In 1926, Great Western’s General Manager Sir Felix Pole told Collett to proceed with the design and construction of a “Super-Castle” to haul heavy expresses at an average speed of 60 mph. The result was the King class 4-6-0 design which emerged from Swindon works in June 1927. This had dimensions never previously seen, and represented the ultimate development of Churchward’s four cylinder concept. It was the heaviest (136 tons), and had the highest tractive effort (40,300 lbs.) of any 4-6-0 locomotive ever to run in the United Kingdom. However Because of its weight, the King class was restricted to a limited number of routes. It was also under Collett’s control that diesel power first appeared on the GWR. He introduced the first streamlined rail cars in 1934 and by 1942 38 had been built, although the latter ones had more angular styling. Some were configured for long distance express services with buffet counters, others for branch line or parcels work, and some were designed as two-car sets.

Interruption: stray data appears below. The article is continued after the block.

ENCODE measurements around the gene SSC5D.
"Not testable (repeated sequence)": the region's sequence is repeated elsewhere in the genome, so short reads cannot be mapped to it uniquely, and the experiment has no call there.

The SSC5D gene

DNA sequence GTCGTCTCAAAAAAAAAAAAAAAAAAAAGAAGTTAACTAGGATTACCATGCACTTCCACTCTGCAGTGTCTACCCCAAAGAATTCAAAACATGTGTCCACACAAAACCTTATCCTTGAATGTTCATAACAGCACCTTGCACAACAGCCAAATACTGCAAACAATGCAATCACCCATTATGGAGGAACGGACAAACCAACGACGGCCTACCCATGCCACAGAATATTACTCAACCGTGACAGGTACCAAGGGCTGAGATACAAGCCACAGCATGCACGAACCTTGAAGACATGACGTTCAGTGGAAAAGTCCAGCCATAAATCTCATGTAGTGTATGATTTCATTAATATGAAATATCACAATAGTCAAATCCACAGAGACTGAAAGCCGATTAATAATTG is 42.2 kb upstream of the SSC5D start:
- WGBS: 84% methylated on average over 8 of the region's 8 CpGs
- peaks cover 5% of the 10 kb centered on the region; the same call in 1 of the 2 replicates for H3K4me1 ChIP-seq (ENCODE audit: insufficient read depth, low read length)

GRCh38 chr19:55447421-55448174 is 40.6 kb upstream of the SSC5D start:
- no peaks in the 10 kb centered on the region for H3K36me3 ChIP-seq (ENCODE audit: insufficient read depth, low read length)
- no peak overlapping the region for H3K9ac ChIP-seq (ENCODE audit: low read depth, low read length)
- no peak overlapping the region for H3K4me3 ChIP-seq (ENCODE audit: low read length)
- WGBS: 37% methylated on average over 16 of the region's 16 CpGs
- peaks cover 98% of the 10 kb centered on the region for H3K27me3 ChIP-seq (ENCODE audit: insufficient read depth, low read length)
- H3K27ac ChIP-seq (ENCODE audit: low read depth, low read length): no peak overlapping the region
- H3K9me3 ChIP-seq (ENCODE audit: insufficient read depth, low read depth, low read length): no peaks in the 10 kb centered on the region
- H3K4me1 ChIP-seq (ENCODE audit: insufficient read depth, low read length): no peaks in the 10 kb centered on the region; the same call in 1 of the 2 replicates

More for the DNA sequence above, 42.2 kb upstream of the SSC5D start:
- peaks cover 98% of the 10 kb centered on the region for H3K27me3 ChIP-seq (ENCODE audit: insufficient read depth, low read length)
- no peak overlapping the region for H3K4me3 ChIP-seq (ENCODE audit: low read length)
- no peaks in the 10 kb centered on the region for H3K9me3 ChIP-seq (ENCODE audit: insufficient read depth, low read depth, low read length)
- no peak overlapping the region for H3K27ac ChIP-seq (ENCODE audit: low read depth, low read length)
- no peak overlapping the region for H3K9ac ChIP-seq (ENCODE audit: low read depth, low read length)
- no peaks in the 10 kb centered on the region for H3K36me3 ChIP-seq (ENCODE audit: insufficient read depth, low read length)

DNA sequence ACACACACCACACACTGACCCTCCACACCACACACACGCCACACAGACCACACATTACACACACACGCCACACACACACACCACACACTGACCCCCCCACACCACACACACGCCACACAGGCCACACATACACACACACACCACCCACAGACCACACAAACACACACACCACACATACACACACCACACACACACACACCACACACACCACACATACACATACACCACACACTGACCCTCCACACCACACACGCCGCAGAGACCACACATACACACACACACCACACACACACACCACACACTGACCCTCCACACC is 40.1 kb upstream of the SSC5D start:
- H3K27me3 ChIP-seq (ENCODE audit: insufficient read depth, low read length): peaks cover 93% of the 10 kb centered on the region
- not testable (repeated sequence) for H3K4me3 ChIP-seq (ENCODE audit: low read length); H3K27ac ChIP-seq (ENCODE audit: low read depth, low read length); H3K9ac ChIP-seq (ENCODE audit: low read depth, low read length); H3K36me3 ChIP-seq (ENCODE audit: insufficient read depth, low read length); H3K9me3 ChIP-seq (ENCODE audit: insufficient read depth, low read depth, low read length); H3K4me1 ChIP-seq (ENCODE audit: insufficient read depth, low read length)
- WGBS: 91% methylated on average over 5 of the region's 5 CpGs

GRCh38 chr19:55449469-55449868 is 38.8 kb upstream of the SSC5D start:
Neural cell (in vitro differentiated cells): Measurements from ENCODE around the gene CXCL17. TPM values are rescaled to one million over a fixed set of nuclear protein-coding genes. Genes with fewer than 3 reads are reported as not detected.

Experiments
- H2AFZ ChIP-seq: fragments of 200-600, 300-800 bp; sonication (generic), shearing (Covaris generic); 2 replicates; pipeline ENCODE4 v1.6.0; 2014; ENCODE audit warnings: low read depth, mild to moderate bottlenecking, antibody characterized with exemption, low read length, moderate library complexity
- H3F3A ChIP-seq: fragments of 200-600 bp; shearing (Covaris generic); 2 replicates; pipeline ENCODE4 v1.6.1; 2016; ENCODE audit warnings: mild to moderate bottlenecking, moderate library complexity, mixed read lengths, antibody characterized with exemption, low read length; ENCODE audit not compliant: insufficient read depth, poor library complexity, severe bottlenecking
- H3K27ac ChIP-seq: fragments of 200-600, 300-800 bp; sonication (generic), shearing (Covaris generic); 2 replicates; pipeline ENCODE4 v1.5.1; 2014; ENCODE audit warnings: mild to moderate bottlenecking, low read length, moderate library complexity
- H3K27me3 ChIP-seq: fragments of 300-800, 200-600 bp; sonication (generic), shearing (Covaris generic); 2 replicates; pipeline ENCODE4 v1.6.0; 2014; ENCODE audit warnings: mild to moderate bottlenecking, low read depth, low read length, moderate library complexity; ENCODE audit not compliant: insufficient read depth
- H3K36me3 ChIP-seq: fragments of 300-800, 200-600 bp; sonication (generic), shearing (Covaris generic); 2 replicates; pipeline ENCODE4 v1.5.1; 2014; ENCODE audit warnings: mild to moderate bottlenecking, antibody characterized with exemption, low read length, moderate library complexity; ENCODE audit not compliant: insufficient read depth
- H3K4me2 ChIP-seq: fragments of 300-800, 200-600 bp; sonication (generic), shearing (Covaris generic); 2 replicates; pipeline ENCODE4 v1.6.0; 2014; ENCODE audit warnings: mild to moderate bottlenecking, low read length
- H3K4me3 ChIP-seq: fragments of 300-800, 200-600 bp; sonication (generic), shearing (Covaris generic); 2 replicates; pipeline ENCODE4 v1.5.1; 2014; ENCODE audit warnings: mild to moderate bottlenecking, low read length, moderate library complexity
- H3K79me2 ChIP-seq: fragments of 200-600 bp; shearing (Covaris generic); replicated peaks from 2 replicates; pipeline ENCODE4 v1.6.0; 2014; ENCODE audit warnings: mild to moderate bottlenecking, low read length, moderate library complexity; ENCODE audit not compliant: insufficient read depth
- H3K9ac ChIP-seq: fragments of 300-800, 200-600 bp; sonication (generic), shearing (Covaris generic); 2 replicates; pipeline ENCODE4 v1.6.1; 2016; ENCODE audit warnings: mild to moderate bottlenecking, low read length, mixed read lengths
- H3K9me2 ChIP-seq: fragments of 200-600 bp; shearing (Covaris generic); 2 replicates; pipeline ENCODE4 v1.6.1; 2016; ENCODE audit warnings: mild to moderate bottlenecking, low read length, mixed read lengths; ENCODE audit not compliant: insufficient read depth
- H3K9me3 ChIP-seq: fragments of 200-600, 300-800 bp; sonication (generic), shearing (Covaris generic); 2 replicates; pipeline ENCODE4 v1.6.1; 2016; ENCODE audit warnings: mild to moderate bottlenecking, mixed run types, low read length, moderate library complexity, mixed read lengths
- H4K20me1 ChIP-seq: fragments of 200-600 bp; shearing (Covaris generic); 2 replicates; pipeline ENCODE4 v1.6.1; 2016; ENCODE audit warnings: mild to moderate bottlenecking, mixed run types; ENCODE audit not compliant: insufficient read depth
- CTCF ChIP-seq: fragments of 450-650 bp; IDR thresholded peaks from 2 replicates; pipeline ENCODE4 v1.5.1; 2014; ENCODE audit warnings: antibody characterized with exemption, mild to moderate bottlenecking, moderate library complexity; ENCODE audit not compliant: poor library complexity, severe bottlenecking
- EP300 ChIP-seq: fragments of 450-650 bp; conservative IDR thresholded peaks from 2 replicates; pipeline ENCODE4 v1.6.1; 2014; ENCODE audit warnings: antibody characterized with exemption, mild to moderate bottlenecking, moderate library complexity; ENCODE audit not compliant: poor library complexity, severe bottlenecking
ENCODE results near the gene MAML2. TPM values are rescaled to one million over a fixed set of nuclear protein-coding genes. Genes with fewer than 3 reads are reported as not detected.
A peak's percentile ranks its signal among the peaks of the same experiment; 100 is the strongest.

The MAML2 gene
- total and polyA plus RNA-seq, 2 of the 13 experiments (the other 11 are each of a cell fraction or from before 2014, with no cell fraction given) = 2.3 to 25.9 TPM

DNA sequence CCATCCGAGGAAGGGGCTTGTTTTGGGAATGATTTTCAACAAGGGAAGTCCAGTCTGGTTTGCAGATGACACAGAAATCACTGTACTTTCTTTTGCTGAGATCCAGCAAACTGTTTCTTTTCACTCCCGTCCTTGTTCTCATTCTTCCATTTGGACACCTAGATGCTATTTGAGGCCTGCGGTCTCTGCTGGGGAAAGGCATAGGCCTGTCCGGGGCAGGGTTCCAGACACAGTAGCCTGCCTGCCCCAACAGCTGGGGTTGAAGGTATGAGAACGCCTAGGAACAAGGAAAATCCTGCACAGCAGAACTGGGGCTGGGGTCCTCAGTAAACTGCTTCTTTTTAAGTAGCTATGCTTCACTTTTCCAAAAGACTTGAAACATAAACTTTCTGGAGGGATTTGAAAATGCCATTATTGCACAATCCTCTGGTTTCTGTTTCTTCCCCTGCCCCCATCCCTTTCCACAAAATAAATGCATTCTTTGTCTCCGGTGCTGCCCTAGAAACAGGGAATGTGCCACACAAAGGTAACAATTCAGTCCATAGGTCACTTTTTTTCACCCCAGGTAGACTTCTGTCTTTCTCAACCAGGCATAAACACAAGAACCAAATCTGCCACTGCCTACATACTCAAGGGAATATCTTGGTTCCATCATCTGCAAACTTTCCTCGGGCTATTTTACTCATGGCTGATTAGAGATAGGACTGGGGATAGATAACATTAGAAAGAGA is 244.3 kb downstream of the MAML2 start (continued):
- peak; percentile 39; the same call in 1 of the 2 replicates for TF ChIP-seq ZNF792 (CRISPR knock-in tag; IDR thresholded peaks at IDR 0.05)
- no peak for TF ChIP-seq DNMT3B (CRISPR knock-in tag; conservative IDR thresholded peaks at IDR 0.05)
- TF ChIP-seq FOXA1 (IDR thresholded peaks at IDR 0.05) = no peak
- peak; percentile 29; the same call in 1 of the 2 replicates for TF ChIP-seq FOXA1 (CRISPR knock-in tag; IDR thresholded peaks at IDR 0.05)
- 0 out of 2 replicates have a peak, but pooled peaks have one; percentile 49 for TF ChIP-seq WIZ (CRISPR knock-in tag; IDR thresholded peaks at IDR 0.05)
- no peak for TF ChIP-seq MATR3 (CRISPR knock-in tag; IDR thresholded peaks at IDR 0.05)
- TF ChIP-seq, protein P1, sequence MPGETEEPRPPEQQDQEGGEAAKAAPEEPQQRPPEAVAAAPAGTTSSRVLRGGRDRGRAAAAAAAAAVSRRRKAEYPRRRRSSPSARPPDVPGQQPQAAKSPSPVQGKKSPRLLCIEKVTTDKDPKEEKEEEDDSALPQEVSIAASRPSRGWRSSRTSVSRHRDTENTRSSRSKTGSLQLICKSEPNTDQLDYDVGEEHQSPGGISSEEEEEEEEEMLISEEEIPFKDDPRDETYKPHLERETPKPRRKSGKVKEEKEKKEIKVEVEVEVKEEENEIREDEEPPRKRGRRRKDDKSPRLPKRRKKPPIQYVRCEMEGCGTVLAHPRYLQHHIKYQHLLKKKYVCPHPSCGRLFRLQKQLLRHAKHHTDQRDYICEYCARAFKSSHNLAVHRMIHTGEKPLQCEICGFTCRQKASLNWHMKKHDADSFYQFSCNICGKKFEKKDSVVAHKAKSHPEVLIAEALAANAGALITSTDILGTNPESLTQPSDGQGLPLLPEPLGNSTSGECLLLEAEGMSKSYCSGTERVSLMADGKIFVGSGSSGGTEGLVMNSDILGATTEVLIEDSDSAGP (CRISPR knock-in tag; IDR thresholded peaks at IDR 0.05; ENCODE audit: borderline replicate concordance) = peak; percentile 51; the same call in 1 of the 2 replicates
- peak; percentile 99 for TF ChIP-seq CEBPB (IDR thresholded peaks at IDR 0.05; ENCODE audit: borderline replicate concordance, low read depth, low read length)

Charles Collett sadly passed away 5 April 1952 but he leaves a long lasting legacy in the form of some excellent locomotives many of which are still in steam thanks to the dedication and hard work of many steam railway enthusiasts at various heritage lines such as the Great Central, North York Moors, East Lancashire, Severn Valley and Bluebell railways.

Carol Decker (T’Pau)